What is MOVINGLight?
MOVINGLight is a proprietary additive manufacturing technology developed by Prodways, based on a DLP photopolymerization process, which can print in plastic and ceramics. Rather than projecting a single image across the entire work area like most DLP machines, MOVINGLight projects a 40 x 70 mm image using a 2 million pixel UV projector that is moved across the work area, achieving high-resolution and accuracy. It can be used with a number of photosensitive pastes containing ceramic powders: tricalcium phosphate, hydroxyapatite, zirconia, and alumina (a technical data sheet for the materials can be found here). And has a number of different applications: medical and dental, various industrial components, and jewellery.
How does MOVINGLight work?
Unlike other DLP technologies, which project single UV image on the whole surface of the photosensitive resin, MOVINGLight projects a 40 x 70 mm high-resolution image made up of 2 million pixels with a native size of 32µm moving across the whole surface of the resin. This unique feature allows the process to achieve extremely high-resolution and layer thicknesses of between 25 to 150 µm throughout the entire build platform.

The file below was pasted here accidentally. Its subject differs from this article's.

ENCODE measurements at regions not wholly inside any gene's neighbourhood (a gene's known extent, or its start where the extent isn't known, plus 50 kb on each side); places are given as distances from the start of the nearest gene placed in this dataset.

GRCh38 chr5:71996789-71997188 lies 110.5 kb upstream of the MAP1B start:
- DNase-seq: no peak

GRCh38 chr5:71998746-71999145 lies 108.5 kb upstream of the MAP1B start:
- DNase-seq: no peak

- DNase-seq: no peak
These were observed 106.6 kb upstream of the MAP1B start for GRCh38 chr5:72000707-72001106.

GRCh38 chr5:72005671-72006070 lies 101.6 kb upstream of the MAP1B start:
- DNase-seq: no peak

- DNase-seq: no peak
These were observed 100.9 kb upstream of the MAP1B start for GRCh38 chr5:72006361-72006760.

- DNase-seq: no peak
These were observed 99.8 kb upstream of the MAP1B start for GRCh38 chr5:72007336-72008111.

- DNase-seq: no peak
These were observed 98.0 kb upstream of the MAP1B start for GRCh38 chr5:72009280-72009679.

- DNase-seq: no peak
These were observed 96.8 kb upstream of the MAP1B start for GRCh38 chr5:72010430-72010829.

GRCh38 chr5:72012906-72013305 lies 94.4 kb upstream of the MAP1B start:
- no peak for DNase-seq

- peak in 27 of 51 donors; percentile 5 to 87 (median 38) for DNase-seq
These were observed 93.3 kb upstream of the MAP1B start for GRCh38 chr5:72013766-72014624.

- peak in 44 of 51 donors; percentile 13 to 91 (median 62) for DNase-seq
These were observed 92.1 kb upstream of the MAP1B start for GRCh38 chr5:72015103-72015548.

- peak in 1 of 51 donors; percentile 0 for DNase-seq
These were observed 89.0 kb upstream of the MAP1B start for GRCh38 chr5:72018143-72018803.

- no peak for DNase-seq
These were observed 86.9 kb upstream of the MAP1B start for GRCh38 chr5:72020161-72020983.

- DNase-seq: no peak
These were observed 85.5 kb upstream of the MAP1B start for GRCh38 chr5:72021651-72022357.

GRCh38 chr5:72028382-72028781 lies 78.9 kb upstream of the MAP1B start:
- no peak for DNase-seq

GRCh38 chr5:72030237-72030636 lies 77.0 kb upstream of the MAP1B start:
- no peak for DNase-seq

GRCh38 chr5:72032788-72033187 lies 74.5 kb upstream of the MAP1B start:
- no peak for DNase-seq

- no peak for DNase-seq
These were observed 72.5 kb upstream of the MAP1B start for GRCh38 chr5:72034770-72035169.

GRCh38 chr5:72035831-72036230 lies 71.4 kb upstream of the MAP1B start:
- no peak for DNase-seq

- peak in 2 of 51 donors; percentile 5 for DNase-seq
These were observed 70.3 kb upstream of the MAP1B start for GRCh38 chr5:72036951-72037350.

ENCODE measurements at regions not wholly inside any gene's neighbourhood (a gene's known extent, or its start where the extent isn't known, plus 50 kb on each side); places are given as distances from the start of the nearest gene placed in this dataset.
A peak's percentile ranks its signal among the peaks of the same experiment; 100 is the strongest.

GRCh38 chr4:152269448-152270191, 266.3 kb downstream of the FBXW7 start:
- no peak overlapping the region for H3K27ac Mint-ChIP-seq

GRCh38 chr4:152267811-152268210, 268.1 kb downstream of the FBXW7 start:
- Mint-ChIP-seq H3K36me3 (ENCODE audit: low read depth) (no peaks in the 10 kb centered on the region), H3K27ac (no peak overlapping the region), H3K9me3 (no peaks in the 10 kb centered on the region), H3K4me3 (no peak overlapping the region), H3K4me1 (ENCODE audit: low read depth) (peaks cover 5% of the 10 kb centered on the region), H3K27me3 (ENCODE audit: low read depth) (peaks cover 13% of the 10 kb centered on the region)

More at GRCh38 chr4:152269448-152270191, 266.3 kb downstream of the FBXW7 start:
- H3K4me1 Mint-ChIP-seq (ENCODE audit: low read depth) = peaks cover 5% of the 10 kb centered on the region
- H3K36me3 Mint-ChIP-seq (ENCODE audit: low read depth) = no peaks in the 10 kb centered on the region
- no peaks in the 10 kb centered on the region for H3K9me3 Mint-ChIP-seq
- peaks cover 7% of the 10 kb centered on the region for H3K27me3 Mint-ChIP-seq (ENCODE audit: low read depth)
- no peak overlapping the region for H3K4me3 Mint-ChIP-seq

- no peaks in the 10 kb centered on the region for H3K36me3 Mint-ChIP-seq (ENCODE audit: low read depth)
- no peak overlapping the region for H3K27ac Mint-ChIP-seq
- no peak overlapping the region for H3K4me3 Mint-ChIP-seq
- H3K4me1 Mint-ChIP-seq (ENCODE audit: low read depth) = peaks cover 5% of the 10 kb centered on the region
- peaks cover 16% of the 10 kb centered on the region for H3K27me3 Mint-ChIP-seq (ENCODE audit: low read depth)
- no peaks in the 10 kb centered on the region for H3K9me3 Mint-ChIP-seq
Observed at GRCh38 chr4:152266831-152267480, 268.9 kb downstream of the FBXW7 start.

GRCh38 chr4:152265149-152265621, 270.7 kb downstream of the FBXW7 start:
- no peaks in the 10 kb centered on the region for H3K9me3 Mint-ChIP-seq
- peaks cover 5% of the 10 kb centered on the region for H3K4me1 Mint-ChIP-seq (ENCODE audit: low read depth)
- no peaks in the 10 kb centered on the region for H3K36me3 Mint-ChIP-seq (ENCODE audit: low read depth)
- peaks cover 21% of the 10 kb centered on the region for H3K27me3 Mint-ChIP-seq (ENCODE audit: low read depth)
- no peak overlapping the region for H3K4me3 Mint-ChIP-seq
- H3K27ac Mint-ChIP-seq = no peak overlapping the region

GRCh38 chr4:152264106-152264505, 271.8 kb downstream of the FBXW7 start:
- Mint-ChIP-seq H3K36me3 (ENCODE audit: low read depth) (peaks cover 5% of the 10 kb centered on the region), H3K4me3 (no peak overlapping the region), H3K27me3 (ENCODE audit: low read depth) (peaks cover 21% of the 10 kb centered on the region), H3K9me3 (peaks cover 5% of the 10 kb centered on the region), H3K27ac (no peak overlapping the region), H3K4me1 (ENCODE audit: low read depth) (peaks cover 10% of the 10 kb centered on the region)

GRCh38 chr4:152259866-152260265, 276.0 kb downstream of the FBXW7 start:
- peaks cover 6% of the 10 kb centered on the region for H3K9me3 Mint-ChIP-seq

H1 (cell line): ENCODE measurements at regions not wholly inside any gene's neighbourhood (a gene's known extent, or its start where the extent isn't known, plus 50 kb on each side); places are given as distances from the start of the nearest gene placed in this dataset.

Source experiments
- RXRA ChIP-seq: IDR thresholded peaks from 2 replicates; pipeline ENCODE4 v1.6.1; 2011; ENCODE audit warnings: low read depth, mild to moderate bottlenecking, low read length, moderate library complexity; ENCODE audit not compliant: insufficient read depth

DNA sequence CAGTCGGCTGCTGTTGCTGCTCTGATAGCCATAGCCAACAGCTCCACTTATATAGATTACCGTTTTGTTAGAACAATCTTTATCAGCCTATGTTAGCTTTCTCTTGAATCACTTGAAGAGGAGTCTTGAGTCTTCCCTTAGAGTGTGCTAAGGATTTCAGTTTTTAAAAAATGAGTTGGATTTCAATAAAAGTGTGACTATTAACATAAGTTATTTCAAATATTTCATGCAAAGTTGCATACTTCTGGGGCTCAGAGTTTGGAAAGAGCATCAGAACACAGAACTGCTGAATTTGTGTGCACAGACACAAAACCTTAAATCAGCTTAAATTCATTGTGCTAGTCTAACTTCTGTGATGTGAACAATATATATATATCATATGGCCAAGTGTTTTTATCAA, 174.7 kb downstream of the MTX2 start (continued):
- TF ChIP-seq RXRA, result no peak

Available MOVINGLight 3D printers:
Prodways produces many machines using the MOVINGLight technology for 3D printing in plastic, but only one — the ProMaker V6000 — is currently capable of printing with ceramic materials. The ProMaker V6000 has an effective building volume of 120 x 500 x 150 mm.
|Technology||MOVINGLight (DLP Stereolithography)|
|Materials||PRINT3D HA, TCP – PLASTCure Zirconia, Alumina|
|Effective Build Volume||120 x 500 x 150 mm|
|Layer Thickness||32 μm|
You can find more information and the specifications for the machine here.
Further reading on Prodways and MOVINGLight:
• Prodways Signs Strategic Partnership With Chemical Specialist Arkema
• Group Gorge Launches IPO for 3D Printer Manufacturer Prodways
• Prodway Expands Sales Network in Europe with Two New Distributors
• Safran Partners with Prodways to Advance 3D Printing in Aerospace